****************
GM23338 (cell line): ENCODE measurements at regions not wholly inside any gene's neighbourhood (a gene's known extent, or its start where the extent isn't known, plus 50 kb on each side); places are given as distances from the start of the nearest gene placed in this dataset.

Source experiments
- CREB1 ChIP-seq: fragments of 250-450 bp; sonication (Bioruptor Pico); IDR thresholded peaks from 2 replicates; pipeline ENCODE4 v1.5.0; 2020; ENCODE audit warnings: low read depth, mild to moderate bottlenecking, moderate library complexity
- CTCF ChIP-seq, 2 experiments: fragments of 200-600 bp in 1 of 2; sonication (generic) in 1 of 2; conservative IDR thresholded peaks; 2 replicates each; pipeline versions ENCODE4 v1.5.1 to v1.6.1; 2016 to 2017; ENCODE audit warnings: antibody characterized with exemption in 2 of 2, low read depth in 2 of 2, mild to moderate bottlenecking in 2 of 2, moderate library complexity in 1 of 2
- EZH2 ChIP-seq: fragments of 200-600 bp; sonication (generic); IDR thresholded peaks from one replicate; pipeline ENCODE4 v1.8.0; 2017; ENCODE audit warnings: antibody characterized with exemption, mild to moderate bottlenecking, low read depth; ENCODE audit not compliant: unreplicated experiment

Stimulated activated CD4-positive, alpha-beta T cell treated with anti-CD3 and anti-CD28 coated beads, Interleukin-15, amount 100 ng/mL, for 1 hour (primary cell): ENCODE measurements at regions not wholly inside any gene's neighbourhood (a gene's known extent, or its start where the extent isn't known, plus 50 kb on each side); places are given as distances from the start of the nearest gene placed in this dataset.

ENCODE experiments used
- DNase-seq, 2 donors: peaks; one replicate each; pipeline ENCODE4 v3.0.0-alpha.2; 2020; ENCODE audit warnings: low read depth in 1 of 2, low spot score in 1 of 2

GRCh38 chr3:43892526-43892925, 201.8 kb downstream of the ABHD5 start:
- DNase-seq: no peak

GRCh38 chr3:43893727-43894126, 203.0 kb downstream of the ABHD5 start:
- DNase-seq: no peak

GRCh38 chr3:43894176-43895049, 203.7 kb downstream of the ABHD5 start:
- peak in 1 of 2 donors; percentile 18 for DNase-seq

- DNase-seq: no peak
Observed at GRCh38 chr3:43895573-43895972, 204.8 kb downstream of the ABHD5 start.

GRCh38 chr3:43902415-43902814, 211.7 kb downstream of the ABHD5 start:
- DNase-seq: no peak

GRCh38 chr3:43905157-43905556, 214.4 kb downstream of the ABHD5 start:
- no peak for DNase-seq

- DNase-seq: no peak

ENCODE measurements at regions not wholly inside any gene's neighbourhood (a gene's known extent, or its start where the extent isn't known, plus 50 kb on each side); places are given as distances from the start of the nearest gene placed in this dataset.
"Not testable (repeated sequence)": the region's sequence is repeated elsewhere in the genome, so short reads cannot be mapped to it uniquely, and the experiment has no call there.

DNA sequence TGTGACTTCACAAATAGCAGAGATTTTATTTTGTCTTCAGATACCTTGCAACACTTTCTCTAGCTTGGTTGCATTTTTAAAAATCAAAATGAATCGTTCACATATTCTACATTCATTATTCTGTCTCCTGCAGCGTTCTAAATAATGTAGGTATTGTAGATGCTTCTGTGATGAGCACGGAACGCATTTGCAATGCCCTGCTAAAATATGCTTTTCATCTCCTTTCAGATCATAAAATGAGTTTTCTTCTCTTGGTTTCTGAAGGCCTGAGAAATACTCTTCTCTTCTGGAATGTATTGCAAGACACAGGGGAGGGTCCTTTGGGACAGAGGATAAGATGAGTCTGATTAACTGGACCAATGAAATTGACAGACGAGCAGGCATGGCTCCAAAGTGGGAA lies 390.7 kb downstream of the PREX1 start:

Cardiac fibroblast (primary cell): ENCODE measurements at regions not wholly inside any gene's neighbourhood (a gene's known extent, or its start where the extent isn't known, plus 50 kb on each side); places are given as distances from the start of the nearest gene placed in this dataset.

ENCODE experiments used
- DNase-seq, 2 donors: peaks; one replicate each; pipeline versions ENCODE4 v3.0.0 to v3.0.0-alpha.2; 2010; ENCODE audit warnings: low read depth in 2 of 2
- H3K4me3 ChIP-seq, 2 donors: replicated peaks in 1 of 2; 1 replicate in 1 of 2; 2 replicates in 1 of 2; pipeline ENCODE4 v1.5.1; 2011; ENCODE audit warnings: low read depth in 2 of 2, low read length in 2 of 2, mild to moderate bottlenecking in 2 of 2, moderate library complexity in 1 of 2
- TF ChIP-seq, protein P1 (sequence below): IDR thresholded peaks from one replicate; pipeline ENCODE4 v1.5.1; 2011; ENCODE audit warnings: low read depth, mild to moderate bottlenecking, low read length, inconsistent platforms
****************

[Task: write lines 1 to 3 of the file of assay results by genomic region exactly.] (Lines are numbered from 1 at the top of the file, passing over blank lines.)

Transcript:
GM23338 (cell line): ENCODE measurements at regions not wholly inside any gene's neighbourhood (a gene's known extent, or its start where the extent isn't known, plus 50 kb on each side); places are given as distances from the start of the nearest gene placed in this dataset.

Source experiments
- CREB1 ChIP-seq: fragments of 250-450 bp; sonication (Bioruptor Pico); IDR thresholded peaks from 2 replicates; pipeline ENCODE4 v1.5.0; 2020; ENCODE audit warnings: low read depth, mild to moderate bottlenecking, moderate library complexity